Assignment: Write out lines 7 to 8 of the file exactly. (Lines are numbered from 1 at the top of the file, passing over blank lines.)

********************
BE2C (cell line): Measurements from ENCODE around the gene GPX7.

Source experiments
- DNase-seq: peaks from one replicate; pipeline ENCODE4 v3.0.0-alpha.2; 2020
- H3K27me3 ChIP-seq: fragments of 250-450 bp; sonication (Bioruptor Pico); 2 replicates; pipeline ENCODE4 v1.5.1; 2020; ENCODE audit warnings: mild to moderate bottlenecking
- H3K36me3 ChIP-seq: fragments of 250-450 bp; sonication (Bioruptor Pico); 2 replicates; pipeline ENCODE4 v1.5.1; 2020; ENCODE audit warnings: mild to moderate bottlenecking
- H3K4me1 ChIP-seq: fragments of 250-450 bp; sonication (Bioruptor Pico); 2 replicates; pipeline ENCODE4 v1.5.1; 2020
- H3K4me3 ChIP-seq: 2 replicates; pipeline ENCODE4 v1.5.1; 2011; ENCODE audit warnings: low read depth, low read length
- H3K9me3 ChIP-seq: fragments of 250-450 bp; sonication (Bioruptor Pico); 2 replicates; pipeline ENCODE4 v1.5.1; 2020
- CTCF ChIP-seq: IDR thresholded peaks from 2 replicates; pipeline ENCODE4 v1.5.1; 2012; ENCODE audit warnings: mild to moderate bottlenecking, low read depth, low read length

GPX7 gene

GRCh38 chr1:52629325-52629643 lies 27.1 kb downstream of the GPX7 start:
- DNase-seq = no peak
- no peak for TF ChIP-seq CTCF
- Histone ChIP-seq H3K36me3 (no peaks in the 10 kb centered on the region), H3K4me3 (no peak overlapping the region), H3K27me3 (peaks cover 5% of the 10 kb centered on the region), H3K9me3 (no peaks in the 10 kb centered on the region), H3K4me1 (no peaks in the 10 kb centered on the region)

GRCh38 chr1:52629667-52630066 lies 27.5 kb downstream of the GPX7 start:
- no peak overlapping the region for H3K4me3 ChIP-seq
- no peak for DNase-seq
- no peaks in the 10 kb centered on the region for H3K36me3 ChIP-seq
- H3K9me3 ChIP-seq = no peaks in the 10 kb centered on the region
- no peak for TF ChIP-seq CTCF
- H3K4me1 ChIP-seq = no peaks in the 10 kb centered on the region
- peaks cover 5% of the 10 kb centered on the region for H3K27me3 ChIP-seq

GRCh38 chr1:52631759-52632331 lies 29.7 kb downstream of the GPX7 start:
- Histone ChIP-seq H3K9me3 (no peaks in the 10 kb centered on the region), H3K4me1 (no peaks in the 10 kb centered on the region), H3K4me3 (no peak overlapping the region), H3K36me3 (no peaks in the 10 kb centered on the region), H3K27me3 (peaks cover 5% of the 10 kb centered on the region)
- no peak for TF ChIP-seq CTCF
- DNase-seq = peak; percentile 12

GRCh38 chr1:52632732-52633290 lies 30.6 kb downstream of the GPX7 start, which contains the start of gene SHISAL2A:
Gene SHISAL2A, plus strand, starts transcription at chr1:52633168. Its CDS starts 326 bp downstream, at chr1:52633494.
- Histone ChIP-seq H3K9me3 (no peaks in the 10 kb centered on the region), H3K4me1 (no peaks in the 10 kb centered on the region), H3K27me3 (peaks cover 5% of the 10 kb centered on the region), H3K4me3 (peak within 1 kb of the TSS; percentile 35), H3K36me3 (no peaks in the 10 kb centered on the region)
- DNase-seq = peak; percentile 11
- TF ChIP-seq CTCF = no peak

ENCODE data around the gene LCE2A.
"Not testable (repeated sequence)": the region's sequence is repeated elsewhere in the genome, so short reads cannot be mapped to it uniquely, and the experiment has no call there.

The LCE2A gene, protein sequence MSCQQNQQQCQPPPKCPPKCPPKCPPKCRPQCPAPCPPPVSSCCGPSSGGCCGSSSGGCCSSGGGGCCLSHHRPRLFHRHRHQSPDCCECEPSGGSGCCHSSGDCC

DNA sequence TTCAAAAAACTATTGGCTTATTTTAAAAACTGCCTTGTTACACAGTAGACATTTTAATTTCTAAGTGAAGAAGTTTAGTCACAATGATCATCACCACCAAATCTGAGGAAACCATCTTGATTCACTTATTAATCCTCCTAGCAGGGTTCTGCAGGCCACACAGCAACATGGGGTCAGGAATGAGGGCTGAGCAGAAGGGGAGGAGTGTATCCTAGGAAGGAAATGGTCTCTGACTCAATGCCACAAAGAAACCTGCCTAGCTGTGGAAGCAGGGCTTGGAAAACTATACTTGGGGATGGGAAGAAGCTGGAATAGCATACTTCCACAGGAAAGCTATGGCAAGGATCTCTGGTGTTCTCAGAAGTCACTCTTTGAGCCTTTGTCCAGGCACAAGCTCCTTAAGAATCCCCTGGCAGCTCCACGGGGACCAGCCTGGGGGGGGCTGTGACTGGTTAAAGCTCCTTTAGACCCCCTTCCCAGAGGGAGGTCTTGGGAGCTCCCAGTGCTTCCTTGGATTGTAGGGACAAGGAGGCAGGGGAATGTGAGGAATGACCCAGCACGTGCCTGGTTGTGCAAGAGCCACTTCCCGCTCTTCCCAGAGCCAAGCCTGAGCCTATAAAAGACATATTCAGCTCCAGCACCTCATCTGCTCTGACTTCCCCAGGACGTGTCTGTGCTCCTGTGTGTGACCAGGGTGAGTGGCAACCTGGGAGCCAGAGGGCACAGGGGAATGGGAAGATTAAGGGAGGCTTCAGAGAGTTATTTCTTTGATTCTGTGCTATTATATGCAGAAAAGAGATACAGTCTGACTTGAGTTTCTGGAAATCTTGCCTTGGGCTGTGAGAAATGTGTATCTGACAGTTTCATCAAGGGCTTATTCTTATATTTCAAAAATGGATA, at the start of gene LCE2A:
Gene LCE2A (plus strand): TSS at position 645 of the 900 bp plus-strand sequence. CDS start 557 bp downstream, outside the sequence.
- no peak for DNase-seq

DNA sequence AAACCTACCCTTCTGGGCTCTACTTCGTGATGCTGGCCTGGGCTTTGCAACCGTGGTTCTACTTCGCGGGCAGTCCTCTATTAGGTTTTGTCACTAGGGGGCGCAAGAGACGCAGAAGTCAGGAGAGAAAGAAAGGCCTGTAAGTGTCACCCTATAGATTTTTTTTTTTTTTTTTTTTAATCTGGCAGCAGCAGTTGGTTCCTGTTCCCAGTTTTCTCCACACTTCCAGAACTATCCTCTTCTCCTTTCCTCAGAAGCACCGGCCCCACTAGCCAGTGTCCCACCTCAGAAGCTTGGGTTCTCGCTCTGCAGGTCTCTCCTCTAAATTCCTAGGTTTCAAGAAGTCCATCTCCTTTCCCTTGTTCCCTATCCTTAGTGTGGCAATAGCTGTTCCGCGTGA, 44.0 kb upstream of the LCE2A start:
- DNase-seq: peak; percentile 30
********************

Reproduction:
- H3K4me3 ChIP-seq: 2 replicates; pipeline ENCODE4 v1.5.1; 2011; ENCODE audit warnings: low read depth, low read length
- H3K9me3 ChIP-seq: fragments of 250-450 bp; sonication (Bioruptor Pico); 2 replicates; pipeline ENCODE4 v1.5.1; 2020